Depression: The Nepali context

Suresh ThapaliyaBy Dr. Suresh Thapaliya, Nepalgunj Medical College
6 April 2017

Case 1: A middle-aged English teacher from western Nepal presents with symptoms of depression. It turns out that she lost her father to suicide a year ago; he poisoned himself, possibly due to depression. For the first few months, she was badly affected by his sudden death. She began to feel low throughout the day and no longer enjoys teaching her students. She does not feel like interacting with anyone at home or in the community. She thinks her life is futile and gets teary often. She gets fatigued even after simplest of physical activities and has poor attention and concentration.

In the last few weeks, she has had thoughts of ending her life just the way her father did. Thankfully, her strong sense of responsibility towards her family has saved her from these thoughts of self-harm. The final words her father said to her before he committed suicide, “Be a good teacher”, also helps her overcome her suicidal thoughts. But she cannot understand why he took his life in the first place. This makes her feel guilty in a way, that she couldn’t help him. She knows that what she is going through is not normal. She tries her best to control but she cannot. She feels very isolated from rest of the world and is scared that she may end her life like her father.

Case 2: A 14-year-old boy with a history of epileptic fits has developed low mood. He now has less interaction with his family members and suffers from frequent irritability towards siblings and parents, disturbed sleep, appetite and poor academic interest for the last few months.

These are just few examples of individuals who were diagnosed with depression in a medical college OPD last week. Every week, we see at least two to three dozen such cases with different stories and background and most of them do well on medication and psychological intervention as required. Some of them even have recent history of suicidal attempts and are not responding to treatment as expected and prominent psychosocial factors seem to be the reason.

Globally, as per WHO, more than 300 million people of all ages suffer from depression. The Global Burden of Disease Study 2013 (GBD 2013) showed that depression ranked second highest specific cause of Years of life lost to disability LDs in both developed and developing countries. These disorders are therefore of considerable public-health importance in both high income and low- and middle-income (LAMI) countries alike. Extrapolations from GBD 2013 data indicate that depression among the top ten causes of YLDs in South Asia, which includes Nepal. Although most of the mental illnesses invariably increase the risk of suicide, it is the mood disorder especially the major depressive disorder which have been shown to account for the highest risk. A nationwide cross-sectional study found that depression was present in nearly 5% of the subjects, higher among women compared to men. Some of the studies in Nepal have also highlighted that depression is more prevalent among women. It is important to understand that specific issues such as gender based violence esp. secondary to alcoholism in men, interpersonal conflicts such as marital problems, inter-caste marriage, chronic medical illness are some of the contributors to depression among women. Depression and suicide also seems to be common among adolescent unmarried women including students. Factors such as academic stress, failure in romantic relationships, interpersonal conflicts, sexual abuse have been recognized. Besides, among men, drug use, psychosocial stressors such as loss of loved ones, debt, unemployment are some of the factors. Depression has also been found prevalent among specific communities such as geriatric age group, adolescents, gender minorities, migrant workers and recently the disaster affected population. In the last few years, we have been exposed to news about depression among celebrities. We have also heard of celebrity suicides and it is likely that untreated depression is culprit.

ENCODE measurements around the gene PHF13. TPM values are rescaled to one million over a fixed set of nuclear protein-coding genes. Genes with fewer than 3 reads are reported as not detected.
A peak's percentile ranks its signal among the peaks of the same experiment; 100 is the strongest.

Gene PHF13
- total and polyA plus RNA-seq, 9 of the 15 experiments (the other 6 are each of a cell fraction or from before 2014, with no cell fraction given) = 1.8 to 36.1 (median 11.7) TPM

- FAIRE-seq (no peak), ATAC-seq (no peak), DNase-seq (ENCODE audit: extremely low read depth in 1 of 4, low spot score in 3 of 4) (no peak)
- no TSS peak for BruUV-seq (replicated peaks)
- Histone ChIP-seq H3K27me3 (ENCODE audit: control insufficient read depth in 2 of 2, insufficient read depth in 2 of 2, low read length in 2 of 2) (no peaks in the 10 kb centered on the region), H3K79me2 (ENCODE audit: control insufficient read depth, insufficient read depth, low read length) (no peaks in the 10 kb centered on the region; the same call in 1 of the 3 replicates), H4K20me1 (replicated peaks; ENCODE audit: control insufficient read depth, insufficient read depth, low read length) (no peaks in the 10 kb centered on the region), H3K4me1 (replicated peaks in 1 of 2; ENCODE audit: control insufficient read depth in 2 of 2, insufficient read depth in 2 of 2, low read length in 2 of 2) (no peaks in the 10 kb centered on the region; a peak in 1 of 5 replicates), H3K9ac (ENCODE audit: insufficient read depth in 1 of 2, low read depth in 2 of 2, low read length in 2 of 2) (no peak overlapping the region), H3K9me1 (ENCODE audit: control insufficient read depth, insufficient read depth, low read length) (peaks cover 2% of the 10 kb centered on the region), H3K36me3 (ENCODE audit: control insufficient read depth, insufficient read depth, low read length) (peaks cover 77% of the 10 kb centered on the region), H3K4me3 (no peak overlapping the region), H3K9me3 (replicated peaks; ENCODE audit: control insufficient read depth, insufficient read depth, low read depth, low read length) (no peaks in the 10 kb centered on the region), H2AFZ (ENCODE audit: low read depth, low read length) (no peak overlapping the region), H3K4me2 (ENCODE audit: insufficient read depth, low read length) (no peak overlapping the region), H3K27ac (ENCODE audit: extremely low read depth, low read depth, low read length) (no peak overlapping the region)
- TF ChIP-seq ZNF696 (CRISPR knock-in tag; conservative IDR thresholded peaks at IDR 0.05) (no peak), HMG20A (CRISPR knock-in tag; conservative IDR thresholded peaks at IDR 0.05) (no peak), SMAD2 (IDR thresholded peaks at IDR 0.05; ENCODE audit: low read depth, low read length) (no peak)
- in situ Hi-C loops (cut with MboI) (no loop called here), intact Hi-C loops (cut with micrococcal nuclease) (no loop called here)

At present, government spending is less than 1% of its total healthcare budget on mental health. Mental health services are mainly concentrated in the big cities, with 0.22 psychiatrists and 0.06 psychologists per a population of 100,000.This has led to a huge treatment gap with over 90 percent of the population who needs mental health services having no access to treatment. In the South Asian country Nepal which has a high suicidal rate of 24.9 per 100,000 people and suicide being currently the leading cause of death for Nepalese women aged 15–49. As per the hospital based studies from different parts of Nepal, majority of the suicidal attempters had depression as the most common psychiatric diagnosis complicated by psychosocial stressors such as marital conflict, interpersonal issues, socio-economic status. Unfortunately, in Nepal, the role of mental illness and depression in particular may be underestimated and factors other than mental illnesses such as bad fortune, life stresses, social conflict and evil spirits may be blamed alone. Further, the stigma of mental illness may generate negative attitudes and feelings such as shame, disgrace, fear, disgust or hate leading to reluctance to seek help from health care services, isolation and social exclusion.